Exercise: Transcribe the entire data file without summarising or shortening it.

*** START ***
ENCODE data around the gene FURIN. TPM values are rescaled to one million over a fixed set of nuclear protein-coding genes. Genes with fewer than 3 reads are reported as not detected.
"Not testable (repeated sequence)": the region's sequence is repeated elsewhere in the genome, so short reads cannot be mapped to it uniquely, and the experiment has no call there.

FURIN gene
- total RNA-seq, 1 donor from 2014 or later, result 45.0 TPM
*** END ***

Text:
ENCODE data around the gene FURIN. TPM values are rescaled to one million over a fixed set of nuclear protein-coding genes. Genes with fewer than 3 reads are reported as not detected.
"Not testable (repeated sequence)": the region's sequence is repeated elsewhere in the genome, so short reads cannot be mapped to it uniquely, and the experiment has no call there.

FURIN gene
- total RNA-seq, 1 donor from 2014 or later, result 45.0 TPM